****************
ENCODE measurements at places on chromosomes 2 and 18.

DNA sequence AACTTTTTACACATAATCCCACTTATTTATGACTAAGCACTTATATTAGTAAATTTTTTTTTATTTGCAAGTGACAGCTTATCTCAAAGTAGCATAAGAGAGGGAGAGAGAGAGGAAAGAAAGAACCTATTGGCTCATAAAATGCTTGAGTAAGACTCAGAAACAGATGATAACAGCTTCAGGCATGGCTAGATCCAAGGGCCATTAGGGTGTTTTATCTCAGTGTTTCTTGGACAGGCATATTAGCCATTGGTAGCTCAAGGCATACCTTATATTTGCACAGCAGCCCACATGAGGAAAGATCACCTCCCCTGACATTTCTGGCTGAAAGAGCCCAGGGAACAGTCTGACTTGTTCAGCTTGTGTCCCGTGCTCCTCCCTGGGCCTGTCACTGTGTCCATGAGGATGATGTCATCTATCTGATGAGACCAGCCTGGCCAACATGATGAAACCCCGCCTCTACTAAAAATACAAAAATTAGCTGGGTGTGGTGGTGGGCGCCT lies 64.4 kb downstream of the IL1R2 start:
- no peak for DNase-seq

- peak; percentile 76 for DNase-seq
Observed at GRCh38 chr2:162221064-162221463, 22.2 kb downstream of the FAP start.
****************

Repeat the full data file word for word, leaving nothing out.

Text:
ENCODE measurements at places on chromosomes 2 and 18.

DNA sequence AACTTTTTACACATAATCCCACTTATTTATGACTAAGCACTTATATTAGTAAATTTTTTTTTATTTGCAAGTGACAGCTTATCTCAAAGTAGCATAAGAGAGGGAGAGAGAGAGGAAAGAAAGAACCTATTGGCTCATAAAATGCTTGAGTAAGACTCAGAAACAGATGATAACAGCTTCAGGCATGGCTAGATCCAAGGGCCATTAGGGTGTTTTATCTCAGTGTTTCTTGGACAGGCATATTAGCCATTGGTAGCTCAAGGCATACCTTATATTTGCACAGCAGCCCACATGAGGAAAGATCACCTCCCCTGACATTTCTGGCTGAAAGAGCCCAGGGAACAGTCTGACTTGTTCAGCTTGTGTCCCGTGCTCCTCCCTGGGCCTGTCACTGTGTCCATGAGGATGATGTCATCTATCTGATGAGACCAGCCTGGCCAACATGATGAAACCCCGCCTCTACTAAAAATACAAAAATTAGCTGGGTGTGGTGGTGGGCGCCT lies 64.4 kb downstream of the IL1R2 start:
- no peak for DNase-seq

- peak; percentile 76 for DNase-seq
Observed at GRCh38 chr2:162221064-162221463, 22.2 kb downstream of the FAP start.